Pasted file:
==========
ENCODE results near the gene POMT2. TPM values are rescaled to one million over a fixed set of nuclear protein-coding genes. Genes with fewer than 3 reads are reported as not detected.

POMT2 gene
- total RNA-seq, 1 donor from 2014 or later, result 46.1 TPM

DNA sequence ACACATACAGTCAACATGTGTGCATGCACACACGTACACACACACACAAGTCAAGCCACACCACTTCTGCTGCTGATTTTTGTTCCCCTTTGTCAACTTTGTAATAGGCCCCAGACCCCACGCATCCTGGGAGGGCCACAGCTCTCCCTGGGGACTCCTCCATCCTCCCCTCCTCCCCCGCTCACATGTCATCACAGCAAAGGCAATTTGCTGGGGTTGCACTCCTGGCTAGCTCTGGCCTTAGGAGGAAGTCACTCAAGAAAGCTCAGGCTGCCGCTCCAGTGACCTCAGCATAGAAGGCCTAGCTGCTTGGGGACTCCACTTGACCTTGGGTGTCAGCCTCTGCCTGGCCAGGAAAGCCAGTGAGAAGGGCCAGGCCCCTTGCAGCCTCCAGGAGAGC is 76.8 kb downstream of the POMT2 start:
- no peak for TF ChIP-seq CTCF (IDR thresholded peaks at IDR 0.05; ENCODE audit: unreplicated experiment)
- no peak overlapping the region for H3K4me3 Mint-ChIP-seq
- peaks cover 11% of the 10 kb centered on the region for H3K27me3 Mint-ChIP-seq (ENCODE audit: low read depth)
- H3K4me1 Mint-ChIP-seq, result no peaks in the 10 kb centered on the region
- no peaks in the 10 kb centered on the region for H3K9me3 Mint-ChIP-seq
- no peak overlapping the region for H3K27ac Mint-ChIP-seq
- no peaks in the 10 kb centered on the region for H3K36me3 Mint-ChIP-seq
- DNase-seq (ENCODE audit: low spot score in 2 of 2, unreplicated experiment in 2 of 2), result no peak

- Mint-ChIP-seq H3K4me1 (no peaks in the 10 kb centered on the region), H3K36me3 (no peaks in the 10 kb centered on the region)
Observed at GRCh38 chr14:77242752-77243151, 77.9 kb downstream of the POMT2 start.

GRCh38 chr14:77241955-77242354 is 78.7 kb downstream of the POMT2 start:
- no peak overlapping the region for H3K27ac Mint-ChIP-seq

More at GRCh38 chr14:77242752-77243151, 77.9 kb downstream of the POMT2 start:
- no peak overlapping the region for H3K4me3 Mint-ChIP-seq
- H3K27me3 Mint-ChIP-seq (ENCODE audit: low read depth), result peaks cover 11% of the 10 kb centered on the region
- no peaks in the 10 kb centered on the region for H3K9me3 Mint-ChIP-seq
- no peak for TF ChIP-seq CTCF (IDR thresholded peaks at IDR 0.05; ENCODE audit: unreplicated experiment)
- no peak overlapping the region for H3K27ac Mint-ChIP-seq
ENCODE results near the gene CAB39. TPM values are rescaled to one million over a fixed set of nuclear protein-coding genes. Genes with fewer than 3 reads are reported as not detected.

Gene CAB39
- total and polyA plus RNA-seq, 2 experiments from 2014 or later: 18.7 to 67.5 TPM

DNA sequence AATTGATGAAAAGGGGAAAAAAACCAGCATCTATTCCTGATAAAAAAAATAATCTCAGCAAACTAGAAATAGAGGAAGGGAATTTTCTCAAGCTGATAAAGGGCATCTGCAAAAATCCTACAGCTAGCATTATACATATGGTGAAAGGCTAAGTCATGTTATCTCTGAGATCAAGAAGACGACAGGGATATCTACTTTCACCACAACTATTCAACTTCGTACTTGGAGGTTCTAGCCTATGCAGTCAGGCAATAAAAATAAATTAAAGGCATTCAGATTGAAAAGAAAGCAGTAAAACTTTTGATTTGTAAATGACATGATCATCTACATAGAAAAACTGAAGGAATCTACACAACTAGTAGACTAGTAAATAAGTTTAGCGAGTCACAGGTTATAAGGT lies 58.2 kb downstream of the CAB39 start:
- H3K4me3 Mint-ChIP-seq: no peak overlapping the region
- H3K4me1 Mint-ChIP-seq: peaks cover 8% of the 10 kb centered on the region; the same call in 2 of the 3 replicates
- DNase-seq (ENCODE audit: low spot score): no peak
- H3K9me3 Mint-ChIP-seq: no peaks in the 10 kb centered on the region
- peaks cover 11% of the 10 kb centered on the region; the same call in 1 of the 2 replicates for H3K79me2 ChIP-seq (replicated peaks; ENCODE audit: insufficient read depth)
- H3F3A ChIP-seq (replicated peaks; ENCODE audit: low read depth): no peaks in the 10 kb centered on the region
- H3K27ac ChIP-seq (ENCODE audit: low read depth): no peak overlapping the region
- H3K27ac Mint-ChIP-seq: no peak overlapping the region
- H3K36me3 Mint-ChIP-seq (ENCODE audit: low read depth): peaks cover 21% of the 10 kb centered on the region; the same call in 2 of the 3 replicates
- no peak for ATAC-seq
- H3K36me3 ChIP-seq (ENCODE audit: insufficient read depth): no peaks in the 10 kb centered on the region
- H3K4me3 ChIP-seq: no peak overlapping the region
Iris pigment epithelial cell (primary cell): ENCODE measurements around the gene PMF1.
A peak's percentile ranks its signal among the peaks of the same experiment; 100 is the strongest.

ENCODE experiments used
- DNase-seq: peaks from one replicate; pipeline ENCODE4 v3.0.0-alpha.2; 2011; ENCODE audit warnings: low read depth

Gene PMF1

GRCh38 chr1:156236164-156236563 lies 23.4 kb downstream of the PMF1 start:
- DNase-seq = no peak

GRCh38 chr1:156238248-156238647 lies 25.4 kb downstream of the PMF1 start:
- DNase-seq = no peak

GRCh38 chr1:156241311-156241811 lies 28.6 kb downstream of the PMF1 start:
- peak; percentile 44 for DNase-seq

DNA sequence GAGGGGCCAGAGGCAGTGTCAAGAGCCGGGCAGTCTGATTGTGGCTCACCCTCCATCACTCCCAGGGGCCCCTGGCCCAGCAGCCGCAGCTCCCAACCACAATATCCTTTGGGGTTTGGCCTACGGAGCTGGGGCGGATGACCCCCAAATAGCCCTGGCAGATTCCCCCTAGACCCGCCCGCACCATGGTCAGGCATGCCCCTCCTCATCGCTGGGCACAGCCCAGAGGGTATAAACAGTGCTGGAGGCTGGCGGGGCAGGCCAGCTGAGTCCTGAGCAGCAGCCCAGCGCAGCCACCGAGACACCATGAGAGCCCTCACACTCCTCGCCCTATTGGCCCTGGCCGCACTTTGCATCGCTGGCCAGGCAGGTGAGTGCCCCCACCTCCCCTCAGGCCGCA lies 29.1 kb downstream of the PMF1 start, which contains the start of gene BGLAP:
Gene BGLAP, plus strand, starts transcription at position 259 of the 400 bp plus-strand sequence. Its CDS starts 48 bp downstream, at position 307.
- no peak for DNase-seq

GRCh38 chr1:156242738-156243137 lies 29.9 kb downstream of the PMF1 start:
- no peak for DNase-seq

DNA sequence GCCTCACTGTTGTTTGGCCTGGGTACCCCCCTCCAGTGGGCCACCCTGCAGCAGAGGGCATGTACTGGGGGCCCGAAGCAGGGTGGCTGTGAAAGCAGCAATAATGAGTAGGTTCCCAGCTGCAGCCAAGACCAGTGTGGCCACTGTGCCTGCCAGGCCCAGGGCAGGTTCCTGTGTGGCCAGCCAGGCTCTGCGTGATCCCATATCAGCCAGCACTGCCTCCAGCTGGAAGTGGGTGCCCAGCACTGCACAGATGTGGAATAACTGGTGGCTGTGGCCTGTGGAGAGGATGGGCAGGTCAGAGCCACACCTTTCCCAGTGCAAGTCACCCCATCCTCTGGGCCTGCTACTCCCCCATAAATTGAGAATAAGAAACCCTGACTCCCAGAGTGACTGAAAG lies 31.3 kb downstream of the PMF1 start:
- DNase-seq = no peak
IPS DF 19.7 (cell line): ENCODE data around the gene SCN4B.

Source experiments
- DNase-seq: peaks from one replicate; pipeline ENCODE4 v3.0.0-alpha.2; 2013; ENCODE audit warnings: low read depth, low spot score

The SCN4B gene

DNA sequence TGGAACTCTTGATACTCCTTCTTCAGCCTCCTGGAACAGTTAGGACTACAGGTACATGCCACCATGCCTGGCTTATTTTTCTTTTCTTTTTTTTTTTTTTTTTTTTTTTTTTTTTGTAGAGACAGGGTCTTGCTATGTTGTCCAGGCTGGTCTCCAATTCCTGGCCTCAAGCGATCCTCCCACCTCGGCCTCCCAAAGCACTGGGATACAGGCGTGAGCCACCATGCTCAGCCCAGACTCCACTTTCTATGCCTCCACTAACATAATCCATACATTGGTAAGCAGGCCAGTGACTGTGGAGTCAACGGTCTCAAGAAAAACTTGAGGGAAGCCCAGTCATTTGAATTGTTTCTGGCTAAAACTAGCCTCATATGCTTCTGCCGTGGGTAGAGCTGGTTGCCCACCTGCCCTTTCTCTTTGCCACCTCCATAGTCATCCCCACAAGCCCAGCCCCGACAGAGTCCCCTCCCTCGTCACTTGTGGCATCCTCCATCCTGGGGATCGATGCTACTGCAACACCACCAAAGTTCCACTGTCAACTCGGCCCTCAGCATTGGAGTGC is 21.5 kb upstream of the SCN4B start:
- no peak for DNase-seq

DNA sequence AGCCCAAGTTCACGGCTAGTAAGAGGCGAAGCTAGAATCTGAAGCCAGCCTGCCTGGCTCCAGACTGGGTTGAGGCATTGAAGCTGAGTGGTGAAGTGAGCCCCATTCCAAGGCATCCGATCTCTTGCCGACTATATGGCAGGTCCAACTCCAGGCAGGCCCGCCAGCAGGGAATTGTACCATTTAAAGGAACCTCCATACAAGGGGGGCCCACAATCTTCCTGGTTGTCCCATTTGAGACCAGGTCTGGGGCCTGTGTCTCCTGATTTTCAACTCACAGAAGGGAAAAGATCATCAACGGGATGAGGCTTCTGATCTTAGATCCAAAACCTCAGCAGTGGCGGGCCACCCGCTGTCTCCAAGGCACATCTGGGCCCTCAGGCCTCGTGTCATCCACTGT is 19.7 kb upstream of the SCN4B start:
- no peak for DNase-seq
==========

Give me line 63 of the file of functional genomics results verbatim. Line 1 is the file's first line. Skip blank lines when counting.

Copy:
DNA sequence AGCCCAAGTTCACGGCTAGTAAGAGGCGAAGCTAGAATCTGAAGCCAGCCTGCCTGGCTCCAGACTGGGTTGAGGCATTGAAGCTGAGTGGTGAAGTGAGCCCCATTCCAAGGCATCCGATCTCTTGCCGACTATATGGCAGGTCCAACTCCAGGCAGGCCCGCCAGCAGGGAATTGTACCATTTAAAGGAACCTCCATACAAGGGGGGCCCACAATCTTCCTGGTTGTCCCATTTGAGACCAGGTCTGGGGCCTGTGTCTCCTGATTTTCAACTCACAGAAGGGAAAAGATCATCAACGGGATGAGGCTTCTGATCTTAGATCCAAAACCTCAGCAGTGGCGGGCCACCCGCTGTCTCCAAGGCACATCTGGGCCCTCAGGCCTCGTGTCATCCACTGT is 19.7 kb upstream of the SCN4B start: